Filmmaker John Scheinfeld knows his musicians. The Emmy-, Grammy- and Writers Guild of America award-nominee, who brought you acclaimed documentaries on Harry Nilsson, John Lennon, Bette Midler, Herb Alpert and Bing Crosby, has two hot new music documentaries heating up the summer.
What the Hell Happened to Blood, Sweat & Tears?, playing now in theaters, tells the tale of the jazz-rockers whose 1970 Grammy album of the year spent seven weeks at number 1 before the band was politically canceled and destroyed. The second, Reinventing Elvis: The ’68 Comeback, arrives August 15 on Paramount+, just one day before the 46th anniversary of the King’s death.
The secret behind Scheinfeld’s success? A great documentary, he says, “has to be a story that most people don’t know.” And that story “has to be compelling enough to be worthy of people’s attention for a full feature.” Mission accomplished on Scheinfeld’s new pair of inspiring yet tragic biopics. He shares some behind-the-scenes details about capturing Elvis and Blood, Sweat & Tears, with AARP.
Why Elvis? Don’t we know everything we could possibly know about Elvis?
I felt it was important to humanize Elvis. We all know the cliché of the jumpsuit, the sideburns and the “thank you very much.” But there’s a person there. Steve Binder, the TV special’s director, and other cast members were able to give us a perspective on what Elvis might have been thinking or feeling at the time during production — all of which flesh him out as a three-dimensional human being and help us to understand him more.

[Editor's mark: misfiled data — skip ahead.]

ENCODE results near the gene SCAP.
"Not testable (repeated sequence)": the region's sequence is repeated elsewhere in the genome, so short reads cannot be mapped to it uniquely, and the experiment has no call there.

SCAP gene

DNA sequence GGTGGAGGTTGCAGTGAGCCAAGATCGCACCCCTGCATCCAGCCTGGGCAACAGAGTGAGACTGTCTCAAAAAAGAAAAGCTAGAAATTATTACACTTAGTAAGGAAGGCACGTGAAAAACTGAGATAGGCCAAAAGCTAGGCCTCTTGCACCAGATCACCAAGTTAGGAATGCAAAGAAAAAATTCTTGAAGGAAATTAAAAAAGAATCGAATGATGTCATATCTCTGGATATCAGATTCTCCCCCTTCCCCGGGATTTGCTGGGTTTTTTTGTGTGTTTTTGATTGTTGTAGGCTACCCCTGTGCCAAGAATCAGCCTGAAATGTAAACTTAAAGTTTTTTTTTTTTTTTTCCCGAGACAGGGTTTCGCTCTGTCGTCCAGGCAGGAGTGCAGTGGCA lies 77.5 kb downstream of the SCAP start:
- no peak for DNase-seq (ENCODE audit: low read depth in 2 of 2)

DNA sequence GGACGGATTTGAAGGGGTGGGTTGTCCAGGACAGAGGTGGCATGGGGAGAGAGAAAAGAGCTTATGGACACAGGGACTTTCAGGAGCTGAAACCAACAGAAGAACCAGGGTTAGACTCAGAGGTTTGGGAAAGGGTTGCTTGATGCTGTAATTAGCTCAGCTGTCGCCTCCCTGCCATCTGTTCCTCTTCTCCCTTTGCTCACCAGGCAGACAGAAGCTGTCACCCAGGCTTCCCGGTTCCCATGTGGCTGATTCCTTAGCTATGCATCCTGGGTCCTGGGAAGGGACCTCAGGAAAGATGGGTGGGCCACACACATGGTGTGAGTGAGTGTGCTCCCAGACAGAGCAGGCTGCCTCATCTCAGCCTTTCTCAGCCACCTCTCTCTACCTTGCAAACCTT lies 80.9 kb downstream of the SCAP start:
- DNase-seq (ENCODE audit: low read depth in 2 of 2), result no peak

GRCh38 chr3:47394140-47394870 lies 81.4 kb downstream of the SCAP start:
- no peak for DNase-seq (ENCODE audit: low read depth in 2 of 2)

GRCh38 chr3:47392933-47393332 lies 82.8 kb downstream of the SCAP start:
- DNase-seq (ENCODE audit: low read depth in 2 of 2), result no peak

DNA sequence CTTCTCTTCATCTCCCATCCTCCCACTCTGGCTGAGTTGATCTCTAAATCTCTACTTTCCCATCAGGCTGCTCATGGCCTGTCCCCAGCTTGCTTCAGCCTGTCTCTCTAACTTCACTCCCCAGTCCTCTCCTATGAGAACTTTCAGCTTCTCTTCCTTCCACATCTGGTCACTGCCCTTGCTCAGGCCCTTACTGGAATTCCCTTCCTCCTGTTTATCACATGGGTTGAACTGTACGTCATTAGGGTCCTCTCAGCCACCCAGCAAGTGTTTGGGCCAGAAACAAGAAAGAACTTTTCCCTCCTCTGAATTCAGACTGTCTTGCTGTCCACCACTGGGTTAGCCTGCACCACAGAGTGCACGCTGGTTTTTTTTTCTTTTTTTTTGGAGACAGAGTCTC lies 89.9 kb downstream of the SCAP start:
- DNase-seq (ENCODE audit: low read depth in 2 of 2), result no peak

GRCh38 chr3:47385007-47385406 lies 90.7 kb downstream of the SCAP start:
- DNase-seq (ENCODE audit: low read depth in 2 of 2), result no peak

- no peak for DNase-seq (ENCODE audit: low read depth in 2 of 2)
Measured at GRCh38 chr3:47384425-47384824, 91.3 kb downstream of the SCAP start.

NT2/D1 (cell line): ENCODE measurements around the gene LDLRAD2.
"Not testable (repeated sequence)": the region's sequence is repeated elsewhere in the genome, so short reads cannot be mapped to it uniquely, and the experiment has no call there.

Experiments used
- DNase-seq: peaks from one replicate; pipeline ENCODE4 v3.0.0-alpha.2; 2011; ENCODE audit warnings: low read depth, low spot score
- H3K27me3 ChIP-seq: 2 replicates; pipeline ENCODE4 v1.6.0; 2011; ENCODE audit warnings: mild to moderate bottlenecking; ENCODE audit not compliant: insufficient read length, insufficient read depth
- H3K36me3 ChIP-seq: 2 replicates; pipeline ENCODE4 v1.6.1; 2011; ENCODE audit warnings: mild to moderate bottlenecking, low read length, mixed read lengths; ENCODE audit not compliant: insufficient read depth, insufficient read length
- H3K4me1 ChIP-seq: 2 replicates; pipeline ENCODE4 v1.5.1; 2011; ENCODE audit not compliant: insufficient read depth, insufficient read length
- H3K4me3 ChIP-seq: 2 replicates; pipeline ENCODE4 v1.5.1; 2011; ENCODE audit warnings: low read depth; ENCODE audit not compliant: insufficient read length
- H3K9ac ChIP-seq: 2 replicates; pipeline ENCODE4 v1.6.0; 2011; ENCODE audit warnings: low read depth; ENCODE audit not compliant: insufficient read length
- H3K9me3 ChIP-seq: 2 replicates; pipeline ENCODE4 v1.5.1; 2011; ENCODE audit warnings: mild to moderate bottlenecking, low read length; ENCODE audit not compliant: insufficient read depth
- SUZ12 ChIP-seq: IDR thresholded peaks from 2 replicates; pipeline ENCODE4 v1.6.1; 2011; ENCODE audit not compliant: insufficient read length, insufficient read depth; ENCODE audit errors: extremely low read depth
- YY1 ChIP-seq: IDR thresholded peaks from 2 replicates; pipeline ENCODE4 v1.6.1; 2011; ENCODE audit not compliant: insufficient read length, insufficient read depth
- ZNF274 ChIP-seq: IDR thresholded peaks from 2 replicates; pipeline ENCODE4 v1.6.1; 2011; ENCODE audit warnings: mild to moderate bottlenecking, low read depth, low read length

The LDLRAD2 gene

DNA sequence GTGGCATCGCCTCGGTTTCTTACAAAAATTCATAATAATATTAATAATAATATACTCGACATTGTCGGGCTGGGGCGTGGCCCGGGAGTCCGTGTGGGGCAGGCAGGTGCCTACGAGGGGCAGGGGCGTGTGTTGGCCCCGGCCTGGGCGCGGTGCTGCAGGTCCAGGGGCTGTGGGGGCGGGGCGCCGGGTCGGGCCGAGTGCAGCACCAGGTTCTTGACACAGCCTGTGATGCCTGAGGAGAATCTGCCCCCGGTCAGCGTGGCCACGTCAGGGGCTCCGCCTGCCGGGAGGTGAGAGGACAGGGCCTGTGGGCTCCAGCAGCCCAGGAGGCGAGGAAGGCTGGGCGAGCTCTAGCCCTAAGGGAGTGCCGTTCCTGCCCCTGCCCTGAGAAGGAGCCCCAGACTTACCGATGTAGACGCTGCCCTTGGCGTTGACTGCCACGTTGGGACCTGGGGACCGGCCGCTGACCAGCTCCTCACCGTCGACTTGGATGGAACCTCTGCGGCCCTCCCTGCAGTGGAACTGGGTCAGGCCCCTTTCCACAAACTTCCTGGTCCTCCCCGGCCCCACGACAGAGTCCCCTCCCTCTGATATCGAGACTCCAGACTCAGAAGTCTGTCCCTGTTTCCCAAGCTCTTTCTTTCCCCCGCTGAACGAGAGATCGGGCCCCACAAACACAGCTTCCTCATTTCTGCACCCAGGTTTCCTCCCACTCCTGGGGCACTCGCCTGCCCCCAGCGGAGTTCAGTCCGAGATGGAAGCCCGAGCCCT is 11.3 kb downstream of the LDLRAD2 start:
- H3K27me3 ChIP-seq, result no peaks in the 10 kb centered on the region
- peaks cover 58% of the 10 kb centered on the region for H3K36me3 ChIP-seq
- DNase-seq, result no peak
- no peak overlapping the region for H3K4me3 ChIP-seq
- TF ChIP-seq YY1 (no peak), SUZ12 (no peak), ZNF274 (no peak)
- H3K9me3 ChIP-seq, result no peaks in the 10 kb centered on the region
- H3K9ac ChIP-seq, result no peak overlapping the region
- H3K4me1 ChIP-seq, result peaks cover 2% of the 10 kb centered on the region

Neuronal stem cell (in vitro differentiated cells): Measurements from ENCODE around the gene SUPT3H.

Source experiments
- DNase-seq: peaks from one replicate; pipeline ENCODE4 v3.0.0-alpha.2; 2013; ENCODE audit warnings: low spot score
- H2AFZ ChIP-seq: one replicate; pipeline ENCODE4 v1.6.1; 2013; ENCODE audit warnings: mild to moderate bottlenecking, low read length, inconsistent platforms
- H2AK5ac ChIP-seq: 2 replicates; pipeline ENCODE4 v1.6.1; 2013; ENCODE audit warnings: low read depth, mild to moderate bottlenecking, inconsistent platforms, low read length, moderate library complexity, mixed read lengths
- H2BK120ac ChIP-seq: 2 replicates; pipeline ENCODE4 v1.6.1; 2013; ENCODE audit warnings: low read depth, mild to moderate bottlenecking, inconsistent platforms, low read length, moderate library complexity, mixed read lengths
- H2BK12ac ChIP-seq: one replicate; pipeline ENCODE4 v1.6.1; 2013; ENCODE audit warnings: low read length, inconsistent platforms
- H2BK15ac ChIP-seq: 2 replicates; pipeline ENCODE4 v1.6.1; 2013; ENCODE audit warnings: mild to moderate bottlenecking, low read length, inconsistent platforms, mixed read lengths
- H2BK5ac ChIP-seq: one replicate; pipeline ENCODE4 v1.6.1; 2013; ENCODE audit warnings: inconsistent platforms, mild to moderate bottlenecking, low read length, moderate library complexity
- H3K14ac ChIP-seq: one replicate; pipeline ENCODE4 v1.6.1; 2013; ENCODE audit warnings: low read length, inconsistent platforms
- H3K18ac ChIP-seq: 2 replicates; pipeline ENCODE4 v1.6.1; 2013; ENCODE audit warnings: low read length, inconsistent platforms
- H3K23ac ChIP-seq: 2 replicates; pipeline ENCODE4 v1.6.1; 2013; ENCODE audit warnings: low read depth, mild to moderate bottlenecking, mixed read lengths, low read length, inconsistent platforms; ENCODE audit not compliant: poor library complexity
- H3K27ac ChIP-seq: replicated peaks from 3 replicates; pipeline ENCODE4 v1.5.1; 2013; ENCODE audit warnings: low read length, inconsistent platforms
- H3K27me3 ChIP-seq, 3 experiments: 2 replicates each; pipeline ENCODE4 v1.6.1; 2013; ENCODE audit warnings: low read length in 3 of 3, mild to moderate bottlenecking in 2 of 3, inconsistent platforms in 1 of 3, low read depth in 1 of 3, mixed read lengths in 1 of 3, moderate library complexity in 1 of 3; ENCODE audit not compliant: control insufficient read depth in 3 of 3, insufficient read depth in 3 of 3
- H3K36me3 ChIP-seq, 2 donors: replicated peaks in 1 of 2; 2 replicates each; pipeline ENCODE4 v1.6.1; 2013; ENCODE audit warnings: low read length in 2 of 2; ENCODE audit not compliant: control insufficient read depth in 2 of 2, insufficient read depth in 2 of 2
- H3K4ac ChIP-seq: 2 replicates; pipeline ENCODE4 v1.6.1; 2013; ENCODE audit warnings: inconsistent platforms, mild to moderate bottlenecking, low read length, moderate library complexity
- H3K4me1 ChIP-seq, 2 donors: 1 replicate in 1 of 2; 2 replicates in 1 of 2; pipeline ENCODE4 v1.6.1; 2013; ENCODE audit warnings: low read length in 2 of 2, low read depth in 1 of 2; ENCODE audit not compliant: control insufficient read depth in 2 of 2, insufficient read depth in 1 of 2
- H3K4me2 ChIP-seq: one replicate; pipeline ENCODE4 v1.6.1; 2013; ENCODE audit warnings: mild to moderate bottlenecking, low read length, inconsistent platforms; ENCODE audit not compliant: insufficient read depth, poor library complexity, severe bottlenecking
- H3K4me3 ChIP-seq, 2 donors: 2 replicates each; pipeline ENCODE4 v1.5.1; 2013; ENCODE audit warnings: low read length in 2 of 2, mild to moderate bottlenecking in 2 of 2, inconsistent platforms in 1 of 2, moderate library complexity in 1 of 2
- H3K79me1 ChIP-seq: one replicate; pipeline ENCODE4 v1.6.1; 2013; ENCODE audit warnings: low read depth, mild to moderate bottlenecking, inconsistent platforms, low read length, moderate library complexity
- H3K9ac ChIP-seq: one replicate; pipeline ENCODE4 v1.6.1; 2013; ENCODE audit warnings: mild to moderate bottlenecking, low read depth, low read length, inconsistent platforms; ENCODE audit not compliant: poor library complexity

Most of the books and documentaries on him just perpetuate the legend. I wanted to bring him alive for the audience so they could, at least in some small way, get to know Elvis as a person.
When we “meet” Elvis in your film, it’s 1968 and he’s essentially lost all of the status he’d gained as an American rock ’n’ roll icon. What happened?By 1968, Elvis wasn’t just out of step with pop culture, but with the entire social and political cultural landscape of the country. There were edgy, uncomfortable, difficult things going on, and in my film I do little flash cuts with these ridiculous moments from Elvis’ movies to show the contrast of just how out of touch he was.
There’s a shelf life for these artists and I think we all felt that Elvis would have transcended this somehow. But we’re all a by-product of choices we make. Some choices were made by the Colonel (Tom Parker, Elvis’ manager), even back to him going into the Army, that impacted his career in a way that when the Beatles showed up on the scene it put the exclamation mark on his descent into irrelevancy. He was seen as a joke.
We learn from your movie that he was nearly paralyzed with anxiety when filming the special.Elvis hadn’t been on stage for years. He was scared to death.